Afro-colonialism runs deep in the crust of many governmental structures that elections are currently just a formality. It has become the norm in some African countries that you don’t have to win an election to assume the presidency. Power-sharing is the new chapter from the afro-colonialist play book to hold the opposition at arms-length. Fear mongering, patronage, control of media, rigged elections, political imprisonment and intimidation make up the items in the tool box. Africans have been suffocated by afro-colonialists like a constrictor. We have been weakened, chocked and swallowed like prey. It is hard to fathom how a country like Zimbabwe with over 13 million people can be brought down to its feet by a single man. Many African people have lost their voice and have been driven into submission. Many are suffering in silence not from the historical colonialism or neo-colonialism but rather from present day Afro-colonialism.

Why are we so silent and why do we tolerate afro-colonialism? Is it because a majority of our societies were historically under a monarch system of governance where a King or Chief ruled until death and then the son took over? Are we just happy to be ruled by the ‘devil we know’ rather than risk another phase of power struggle and civil strife? Did we throw in the towel because we have been made to believe that things could be worse? Is it because culture taught us to respect the elder? Are we just living in fear to speak and do what we think is right? I wish I knew the answer to this quagmire—– but what I know is that our struggles as a continent are deeply rooted in our failed leadership structure. I am always reminded that Africa has had some successful stories and indeed we have had some great leaders who have made the effort to sow the seeds of democracy. However, as a continent, we are all still lurking in the shadows of poor leadership.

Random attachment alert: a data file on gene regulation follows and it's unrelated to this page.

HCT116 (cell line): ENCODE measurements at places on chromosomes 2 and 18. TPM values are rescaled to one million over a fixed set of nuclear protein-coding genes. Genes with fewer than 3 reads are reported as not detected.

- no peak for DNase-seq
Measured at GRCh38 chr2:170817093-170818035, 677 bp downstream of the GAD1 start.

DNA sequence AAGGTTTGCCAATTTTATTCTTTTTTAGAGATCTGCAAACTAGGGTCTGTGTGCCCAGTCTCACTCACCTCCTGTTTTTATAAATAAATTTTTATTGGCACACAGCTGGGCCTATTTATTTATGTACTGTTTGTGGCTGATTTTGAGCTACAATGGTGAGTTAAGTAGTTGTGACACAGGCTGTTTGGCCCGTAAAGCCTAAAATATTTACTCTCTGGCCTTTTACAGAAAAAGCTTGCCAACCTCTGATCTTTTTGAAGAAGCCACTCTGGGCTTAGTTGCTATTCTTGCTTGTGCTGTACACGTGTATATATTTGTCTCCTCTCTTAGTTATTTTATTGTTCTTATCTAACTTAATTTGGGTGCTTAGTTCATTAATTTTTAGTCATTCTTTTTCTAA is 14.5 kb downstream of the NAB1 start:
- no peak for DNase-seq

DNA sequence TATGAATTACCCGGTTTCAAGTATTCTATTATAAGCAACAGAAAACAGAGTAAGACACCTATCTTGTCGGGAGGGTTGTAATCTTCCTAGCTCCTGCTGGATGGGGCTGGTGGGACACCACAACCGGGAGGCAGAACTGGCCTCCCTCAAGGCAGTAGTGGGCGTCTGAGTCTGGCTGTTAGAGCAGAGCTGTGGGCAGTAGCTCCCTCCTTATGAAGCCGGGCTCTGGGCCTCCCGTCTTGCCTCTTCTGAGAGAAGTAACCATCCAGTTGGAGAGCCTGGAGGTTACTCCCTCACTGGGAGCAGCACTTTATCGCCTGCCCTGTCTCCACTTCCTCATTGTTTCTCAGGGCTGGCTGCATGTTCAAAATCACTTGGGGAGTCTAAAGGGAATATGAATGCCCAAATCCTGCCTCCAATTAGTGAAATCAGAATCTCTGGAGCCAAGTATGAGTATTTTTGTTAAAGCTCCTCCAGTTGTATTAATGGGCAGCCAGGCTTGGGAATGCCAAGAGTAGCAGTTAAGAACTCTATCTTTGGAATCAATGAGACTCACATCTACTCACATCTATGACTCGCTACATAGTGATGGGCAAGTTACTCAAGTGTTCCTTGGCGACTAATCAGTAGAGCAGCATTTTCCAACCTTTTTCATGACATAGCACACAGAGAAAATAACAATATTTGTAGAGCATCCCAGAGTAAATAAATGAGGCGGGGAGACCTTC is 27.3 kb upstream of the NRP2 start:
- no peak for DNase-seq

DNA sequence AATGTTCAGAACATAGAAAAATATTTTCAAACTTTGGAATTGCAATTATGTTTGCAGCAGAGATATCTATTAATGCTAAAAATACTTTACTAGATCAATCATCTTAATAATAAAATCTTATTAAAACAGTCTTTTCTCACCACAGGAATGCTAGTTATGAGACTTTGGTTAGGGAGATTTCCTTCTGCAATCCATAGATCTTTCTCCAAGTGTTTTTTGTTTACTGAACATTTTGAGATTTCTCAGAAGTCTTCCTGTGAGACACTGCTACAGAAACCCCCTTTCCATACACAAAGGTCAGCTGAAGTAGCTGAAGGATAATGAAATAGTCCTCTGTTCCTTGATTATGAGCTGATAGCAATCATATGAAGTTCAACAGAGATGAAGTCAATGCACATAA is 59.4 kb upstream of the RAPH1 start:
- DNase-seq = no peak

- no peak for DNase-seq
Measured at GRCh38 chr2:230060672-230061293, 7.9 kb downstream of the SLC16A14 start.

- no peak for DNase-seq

It is time for Africans to take full responsibility and realize that we are part of the problem and we ought to be part of the solution. As one voice we can act and speak out loud and challenge the entrenched structure of Afro-colonialism that is bedeviling our continent. Thousands fought for our independence so that we can live in freedom and form strong cohesive nations of the people, for the people, by the people—– and nations that listen to the people. They did there part and now it is our turn.

Some of Africa’s longest serving presidents:

  • President El Hadj Omar Bongo Ondimba: April 14, 1967 (Gabon)
  • Colonel Muammar Gaddafi: September 1, 1969 (Libya)
  • President Teodoro Obiang Nguema Mbasogo: August 3, 1979 (Equatorial Guinea)